CONTROL OF FATS, OILS AND GREASE.
This is Sec. 140. of the San Francisco Public Works Code, titled “CONTROL OF FATS, OILS AND GREASE..” It is part of Article 4.1, titled “INDUSTRIAL WASTE.” It contains 7 laws.
a. Sections 140--140.7 of this Article provide requirements for the control of the discharge of fats, oils and grease to the City's sewerage system. Large quantities of fats, oil and grease that are discharged from commercial and residential kitchens contribute to blockages in the City's sewerage system. The resulting clogs in sewer pipes cost the City millions of dollars each year in grease removal and sewer repair costs, and result in the overall degradation of the City's sewer infrastructure.
b. This Article facilitates implementation of a comprehensive pollution prevention program to keep fats, oils and grease out of the City's sewer system, and compliance with the City's current Clean Water Act National Pollutant Discharge Elimination System (NPDES) permits and the Sanitary Sewer Overflow Waste Discharge Requirements (WDRs) permit, which are issued by the San Francisco Bay Regional Water Quality Control Board and the United States Environmental Protection Agency (US EPA).
c. The US EPA promotes the development of fats, oils and grease control programs throughout the country because approximately 40,000 fats, oils and grease-related sanitary sewer overflows that have the potential to contaminate the nation's water bodies occur each year. Nationwide, wastewater utilities have been sued for violations of the Clean Water Act caused by sanitary sewer overflows.
d. The City's aggressive efforts to control fats, oils and grease will enhance its compliance with the Clean Water Act, and also reduce the potential for system back-ups from the combined sewer system.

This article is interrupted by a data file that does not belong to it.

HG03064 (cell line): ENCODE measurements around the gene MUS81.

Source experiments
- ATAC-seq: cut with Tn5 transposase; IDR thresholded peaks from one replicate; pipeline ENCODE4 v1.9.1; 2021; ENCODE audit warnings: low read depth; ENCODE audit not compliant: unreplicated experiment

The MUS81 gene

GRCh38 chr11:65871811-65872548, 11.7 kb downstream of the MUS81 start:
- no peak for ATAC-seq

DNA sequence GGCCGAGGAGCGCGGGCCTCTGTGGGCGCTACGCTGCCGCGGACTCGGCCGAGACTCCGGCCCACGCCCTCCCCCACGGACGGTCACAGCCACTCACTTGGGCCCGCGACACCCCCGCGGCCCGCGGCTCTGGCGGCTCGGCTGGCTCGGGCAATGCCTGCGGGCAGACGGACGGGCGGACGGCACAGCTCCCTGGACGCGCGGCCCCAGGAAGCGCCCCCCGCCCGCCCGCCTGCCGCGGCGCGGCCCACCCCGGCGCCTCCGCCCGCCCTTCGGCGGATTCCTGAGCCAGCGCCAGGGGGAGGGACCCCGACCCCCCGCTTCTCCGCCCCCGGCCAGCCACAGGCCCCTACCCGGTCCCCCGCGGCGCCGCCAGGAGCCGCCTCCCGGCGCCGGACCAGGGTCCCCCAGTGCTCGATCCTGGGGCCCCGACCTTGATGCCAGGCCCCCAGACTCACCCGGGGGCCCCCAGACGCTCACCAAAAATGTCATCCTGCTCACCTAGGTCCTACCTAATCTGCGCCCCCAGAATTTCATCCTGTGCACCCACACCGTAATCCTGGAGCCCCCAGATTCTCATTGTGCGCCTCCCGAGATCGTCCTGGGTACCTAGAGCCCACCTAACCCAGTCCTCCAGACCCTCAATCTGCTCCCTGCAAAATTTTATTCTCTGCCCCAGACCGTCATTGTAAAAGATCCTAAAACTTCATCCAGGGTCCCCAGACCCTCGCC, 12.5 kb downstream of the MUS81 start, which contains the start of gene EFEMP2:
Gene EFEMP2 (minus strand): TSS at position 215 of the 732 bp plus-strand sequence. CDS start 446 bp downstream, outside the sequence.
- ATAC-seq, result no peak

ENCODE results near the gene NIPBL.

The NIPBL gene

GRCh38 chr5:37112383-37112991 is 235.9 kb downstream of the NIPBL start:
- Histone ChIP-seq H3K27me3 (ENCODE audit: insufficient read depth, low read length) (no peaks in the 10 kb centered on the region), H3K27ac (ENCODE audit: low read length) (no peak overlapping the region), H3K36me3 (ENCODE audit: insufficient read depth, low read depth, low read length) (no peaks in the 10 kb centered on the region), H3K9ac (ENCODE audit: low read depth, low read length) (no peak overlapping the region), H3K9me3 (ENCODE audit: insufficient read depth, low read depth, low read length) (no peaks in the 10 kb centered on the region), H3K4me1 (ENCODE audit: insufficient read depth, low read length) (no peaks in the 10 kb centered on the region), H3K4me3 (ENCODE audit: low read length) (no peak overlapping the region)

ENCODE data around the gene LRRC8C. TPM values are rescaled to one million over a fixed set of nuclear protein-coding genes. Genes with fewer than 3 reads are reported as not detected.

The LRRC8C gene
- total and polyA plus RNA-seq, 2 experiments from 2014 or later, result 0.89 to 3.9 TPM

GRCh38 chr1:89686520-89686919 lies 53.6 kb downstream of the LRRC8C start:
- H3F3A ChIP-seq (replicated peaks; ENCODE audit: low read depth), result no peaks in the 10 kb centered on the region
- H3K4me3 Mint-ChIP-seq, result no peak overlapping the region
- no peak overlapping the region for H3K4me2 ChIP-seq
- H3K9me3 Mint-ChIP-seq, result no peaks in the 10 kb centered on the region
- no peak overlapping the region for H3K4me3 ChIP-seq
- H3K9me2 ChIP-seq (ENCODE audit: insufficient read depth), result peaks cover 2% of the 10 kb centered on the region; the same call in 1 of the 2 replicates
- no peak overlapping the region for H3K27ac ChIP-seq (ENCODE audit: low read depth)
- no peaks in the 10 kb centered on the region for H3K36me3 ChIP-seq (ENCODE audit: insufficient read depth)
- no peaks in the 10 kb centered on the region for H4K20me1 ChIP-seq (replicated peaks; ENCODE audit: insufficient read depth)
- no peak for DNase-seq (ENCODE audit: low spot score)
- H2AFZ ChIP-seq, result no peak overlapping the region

e. The primary objective of sections 140-140.7 of this Article is to reduce fats, oils and grease discharges from local food service establishments into the City's sewerage system. Food service establishments are required by current regulations to comply with a limit on the amount of total oil and grease they can discharge into City sewers. This discharge limit has not been completely effective in keeping fats, oils and grease out of the sewers. Many food service establishments have grease capturing equipment that is not well maintained or serviced and does little to remove grease from wastewater discharges. Other food service establishments have no grease capturing equipment at all.
f. Sections 140-140.7 of this Article will:
1. Provide standards for the types of grease capturing equipment that must be installed by food service establishments;
2. Provide for the effective long-term use of grease capturing equipment through related operational requirements and prohibitions, and periodic inspections;
3. Increase opportunities for recovering from wastewater discharge lines both food solids (which can be composted) and waste grease (which can be recycled, and may also be able to be converted to biofuel);
4. Aid in preventing sanitary sewer blockages and obstructions from contributions and accumulation of fats, oils and grease in the sanitary sewerage system;
5. Prevent the uncontrolled introduction of fats, oils and grease into the sewage system that will interfere with its operation; and
6. Facilitate City compliance with applicable federal and state laws regarding sewerage system operations.
(Added by Ord. 18-11, File No. 101147, App 2/16/2011)